Access the full text.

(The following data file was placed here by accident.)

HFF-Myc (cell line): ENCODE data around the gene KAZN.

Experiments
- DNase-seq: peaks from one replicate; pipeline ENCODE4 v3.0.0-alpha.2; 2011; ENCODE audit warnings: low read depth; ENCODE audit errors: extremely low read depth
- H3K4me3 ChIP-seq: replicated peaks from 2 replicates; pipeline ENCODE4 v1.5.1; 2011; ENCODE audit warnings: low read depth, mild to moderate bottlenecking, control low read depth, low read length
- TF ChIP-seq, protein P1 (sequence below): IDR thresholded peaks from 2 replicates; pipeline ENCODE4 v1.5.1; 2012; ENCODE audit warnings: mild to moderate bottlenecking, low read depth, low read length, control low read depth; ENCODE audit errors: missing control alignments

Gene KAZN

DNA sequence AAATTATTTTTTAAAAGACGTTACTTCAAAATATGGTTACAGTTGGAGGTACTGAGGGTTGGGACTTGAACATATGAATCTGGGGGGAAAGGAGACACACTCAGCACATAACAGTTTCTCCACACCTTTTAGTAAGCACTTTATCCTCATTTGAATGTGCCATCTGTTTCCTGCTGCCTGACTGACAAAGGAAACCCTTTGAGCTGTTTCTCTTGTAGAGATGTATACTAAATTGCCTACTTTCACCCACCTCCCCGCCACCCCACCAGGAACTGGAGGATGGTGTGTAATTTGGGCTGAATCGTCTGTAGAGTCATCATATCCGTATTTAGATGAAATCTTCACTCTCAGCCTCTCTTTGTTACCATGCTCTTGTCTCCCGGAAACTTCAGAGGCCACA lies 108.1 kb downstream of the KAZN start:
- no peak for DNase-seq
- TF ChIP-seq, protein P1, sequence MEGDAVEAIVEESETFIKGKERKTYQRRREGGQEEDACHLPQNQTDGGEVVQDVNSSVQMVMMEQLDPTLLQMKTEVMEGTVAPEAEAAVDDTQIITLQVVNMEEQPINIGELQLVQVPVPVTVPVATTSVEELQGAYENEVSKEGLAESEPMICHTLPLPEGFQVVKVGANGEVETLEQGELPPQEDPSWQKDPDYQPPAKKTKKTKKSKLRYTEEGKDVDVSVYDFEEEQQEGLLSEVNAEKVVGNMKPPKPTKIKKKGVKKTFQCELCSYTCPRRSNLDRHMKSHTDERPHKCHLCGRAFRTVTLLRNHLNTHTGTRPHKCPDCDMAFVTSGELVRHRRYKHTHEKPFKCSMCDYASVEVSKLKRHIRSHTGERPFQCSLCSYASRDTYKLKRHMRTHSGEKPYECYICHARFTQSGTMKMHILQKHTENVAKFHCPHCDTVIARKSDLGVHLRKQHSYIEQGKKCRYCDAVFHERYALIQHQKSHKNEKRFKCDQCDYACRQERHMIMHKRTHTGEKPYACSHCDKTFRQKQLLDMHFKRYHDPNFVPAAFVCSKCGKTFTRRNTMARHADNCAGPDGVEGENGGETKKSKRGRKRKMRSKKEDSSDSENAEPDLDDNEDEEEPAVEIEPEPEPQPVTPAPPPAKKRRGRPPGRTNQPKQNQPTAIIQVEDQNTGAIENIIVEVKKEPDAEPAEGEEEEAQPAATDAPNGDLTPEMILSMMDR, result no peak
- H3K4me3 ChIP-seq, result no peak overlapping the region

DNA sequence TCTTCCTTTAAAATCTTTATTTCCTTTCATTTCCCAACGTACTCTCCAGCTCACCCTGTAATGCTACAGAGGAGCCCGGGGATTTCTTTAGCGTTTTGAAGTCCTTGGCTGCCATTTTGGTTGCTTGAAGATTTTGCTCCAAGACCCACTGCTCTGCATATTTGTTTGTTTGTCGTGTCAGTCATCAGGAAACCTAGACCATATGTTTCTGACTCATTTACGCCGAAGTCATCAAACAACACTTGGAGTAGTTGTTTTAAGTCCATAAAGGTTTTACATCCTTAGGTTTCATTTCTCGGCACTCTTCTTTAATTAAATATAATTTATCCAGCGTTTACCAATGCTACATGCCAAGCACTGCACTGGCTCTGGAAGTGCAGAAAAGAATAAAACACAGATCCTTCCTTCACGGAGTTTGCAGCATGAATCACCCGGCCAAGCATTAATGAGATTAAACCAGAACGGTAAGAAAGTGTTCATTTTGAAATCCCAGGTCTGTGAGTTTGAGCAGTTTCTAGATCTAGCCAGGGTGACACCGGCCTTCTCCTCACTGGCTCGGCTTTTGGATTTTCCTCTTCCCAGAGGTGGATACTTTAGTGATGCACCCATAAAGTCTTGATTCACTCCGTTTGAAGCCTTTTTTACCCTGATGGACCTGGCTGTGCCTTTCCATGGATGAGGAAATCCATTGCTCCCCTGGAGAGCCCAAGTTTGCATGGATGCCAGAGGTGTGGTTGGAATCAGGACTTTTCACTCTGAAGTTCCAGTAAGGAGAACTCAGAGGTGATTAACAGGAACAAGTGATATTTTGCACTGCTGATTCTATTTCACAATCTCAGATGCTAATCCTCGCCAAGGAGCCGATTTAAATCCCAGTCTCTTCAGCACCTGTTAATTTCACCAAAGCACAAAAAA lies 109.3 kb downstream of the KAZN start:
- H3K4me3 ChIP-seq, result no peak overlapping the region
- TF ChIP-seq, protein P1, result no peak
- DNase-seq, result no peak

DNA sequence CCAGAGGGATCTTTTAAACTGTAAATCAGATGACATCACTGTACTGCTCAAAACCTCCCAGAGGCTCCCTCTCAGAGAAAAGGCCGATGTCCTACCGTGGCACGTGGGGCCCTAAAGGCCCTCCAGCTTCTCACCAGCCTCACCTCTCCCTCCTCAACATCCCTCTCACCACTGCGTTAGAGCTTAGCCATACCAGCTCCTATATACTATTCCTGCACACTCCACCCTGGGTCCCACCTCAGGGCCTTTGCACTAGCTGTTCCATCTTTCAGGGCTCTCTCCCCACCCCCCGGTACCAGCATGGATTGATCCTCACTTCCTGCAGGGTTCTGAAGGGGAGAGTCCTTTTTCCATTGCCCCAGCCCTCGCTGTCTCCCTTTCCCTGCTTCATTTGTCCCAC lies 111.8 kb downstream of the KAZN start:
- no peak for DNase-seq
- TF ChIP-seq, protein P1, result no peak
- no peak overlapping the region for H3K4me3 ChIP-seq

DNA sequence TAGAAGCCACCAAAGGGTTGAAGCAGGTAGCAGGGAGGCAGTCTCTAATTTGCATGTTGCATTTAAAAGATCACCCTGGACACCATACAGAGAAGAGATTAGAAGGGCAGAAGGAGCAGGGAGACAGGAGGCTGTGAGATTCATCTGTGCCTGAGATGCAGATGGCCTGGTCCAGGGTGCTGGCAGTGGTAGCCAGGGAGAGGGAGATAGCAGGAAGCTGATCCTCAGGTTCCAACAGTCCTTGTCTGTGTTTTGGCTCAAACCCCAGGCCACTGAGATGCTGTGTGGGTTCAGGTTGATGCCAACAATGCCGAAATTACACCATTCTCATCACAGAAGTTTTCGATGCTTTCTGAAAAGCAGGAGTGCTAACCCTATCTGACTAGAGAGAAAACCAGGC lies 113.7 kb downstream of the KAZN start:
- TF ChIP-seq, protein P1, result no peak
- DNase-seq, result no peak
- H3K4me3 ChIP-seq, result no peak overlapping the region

Sign up today, get DeepDyve free for 14 days.